I’m not an artistic person and I don’t claim to be an art critic but this is one of my favorite sculptures. The prisoners depicted here could be from any war so they’re representative of all prisoners. When you see this dark statue in front of row upon row of tightly packed headstones you can’t help but feel chills. It greets you as you enter the gate of Andersonville National Cemetery and truly puts you in the frame of mind to take in what lies ahead of you. The first time I saw it was in the late 1980’s when I visited the Andersonville Historic Site with my father. Today I visited again and it is just as powerful as it was then.
Last night I decided I wanted to take a day trip while I was on vacation and settled on Andersonville. It had been a long time since I visited Andersonville so this morning I left Savannah around 0500 for the 3+ hour trip. The sun began to rise as I left the Cracker Barrel restaurant in Dublin and by the time I was on State Highway 26 it was a beautiful morning to drive through the hills of middle Georgia. The sun rose behind me and illuminated the fields and woods with a beautiful golden glow. Just before State Highway 26 passes over I-75 I was lucky enough to see a bald eagle flying low over a farm pond, perhaps fishing for his breakfast. It was a magnificent sight to behold! Another interesting sight along the way was the United States Air Force Space Command Hawkinsville Site, just west of Hawkinsville on State Highway 26 (more on it later).
I arrived at the Andersonville Historic Site just after 0900. It was cold at 30 F but the skies were clear and blue making it a good day to tour the site. I went in and toured the National POW Museum, which is new (it opened in 1998) since I last visited. The Museum honors all American Prisoners of War regardless of which war they served in. It has a lot of interesting displays including recreations of cells, examples of restraints, items that were made by POWs and other artifacts. The first section of the museum contains two items which almost form bookends (minus wars pre-Civil War and post-Desert Storm) to America’s POW history. First there is an original POW uniform worn by a Civil War prisoner at Andersonville. Last in the first section is the flight suit worn by Flight Surgeon Major Rhonda Cornum when she was shot down during the Persian Gulf War in 1991. There is also an original timber from the Andersonville stockade and as well as an original hinge and lock and key from the stockade. I didn’t expect it (although in retrospect I should have) I found some radio related items: two homebrew crystal radios built by World War II POWs to clandestinely listen to shortwave radio broadcasts.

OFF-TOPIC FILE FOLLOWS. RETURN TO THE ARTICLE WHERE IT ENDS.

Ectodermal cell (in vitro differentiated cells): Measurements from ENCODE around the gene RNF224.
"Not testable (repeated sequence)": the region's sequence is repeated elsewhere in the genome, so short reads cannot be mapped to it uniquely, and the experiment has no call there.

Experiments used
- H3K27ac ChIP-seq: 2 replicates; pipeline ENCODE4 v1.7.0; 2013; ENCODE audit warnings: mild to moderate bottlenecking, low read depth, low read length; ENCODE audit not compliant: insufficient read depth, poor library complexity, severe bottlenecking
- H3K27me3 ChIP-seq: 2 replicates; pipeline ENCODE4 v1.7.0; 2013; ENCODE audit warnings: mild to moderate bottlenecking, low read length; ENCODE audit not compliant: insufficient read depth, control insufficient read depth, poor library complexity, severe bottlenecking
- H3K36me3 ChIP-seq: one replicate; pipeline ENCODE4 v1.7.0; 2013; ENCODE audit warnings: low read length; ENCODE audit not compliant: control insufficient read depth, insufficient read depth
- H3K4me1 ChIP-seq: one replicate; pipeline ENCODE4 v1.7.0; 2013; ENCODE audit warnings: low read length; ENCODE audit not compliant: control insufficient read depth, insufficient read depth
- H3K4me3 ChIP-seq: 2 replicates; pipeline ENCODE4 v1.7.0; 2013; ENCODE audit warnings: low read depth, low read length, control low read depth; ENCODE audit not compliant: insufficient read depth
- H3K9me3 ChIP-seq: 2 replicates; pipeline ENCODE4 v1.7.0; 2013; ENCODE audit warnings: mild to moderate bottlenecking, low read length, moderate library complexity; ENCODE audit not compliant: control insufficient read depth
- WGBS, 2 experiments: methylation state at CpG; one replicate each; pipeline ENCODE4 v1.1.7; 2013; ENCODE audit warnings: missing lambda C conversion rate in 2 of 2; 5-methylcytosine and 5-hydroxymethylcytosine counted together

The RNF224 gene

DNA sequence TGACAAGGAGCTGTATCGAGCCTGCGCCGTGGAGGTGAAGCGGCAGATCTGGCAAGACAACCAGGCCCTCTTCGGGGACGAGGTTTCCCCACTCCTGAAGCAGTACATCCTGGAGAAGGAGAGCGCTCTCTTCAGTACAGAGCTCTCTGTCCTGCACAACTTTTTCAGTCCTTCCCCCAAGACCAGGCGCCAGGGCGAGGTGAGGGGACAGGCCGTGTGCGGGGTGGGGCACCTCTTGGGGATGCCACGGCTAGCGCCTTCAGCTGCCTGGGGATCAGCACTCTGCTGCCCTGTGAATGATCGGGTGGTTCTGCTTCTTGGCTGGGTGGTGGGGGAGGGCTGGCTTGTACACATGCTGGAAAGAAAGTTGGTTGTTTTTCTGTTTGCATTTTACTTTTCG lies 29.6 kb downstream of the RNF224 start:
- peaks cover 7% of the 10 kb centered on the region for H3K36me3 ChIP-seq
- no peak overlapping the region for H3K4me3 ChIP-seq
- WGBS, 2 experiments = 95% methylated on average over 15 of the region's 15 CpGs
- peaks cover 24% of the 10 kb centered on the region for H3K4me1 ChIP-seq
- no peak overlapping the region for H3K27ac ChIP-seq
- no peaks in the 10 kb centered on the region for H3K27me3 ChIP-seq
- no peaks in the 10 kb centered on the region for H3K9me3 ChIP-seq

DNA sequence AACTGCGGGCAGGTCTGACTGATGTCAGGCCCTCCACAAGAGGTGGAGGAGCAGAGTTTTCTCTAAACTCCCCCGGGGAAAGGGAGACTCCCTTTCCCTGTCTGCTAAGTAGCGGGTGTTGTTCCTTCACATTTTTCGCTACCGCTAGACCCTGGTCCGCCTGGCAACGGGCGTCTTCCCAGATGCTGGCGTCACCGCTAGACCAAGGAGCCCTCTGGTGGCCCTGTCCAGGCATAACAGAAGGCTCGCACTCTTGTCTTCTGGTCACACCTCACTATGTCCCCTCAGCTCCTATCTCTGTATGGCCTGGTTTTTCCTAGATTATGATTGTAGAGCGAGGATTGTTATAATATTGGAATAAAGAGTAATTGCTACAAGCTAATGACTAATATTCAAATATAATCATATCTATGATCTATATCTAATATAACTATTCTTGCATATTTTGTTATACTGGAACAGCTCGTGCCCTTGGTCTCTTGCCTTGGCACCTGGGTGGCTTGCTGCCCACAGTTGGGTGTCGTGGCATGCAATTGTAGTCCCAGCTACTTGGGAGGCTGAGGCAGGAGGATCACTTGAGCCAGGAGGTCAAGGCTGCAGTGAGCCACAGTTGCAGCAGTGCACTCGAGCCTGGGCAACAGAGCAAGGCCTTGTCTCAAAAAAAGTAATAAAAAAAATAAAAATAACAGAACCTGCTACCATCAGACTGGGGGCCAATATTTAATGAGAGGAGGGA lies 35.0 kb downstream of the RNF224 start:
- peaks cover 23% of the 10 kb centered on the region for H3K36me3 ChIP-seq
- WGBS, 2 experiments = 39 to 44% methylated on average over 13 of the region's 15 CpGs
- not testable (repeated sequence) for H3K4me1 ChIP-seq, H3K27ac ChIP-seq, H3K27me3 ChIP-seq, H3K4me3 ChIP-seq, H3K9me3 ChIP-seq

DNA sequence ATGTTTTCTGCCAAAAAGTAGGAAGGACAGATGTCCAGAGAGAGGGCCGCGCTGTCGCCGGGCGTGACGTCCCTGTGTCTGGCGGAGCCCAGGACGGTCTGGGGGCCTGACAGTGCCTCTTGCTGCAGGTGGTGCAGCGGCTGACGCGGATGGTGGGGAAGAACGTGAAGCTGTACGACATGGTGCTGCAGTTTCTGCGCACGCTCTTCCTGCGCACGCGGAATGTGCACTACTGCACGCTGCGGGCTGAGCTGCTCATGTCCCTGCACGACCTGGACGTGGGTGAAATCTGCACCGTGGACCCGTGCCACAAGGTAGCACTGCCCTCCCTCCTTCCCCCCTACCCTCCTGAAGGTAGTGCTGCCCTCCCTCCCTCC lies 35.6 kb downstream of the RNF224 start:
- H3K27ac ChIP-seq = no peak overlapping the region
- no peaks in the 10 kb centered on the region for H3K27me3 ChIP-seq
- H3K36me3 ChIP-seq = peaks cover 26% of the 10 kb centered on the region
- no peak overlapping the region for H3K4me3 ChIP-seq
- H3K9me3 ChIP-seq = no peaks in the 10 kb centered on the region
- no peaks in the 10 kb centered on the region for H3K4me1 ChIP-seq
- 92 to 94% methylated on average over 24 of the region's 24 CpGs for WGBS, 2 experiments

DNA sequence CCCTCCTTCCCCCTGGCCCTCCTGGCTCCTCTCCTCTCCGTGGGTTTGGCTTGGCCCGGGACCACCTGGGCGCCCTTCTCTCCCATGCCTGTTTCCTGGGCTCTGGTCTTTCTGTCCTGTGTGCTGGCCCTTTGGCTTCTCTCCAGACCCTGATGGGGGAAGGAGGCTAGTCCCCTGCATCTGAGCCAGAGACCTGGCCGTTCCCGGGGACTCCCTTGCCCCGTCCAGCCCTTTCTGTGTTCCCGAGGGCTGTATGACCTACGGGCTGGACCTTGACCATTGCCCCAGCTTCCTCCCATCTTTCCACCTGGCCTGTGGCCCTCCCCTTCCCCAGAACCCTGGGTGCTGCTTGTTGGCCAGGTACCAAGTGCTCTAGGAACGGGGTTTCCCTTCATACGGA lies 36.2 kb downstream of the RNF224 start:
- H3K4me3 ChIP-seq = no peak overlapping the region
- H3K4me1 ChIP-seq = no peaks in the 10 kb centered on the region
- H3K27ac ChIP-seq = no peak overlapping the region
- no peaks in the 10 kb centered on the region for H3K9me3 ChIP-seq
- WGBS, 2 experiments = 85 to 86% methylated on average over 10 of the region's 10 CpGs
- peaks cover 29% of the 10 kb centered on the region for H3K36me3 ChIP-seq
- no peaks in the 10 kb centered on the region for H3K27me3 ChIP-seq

After watching videos on the Andersonville POW camp and American POWs, I went outside and took the tour of the Stockade and the Cemetery. You can check out a CD with audio for a self-guided tour of both and I highly recommend doing so. You simply pop the CD into your car’s stereo, drive thru the site at 10 mph and stop at the various points.
The photo above is from the north end of the stockade site looking south. The white posts in the distance denote the positions of the stockade walls and the inner deadline. The deadline was formed by rails constructed inside the stockade walls and guards were ordered to shoot and kill any prisoner that went beyond the deadline. The cubes in the foreground mark spots where prisoners dug wells or attempted to dig escape tunnels. The Star Fort can be seen in the distance just to the right of center. The monuments in the right foreground are the Michigan and Ohio (obelisk) memorials of their respective state’s dead at Andersonville.
The first of the three photos above shows the recreation of part of the stockade walls and the north gate. Just inside the north gate is Providence Spring, which is located under the block structure built as a memorial to the spring that burst forth after a August 1864 thunderstorm. The spring provided a much needed source of fresh water; the Stockade Branch that was supposed to provide water to the camp was rendered unhealthy because of waste runoff spreading disease and death throughout the camp. The third photo looks down hill from the North Gate toward the southwest corner of the stockade. The row of white posts to the right show the location of the stockade walls while the left hand row of white posts shows the location of the deadline. The two shorter stone markers in the upper left mark the location of the South Gate while the taller stone marker shows the location of the southwest corner of the stockade.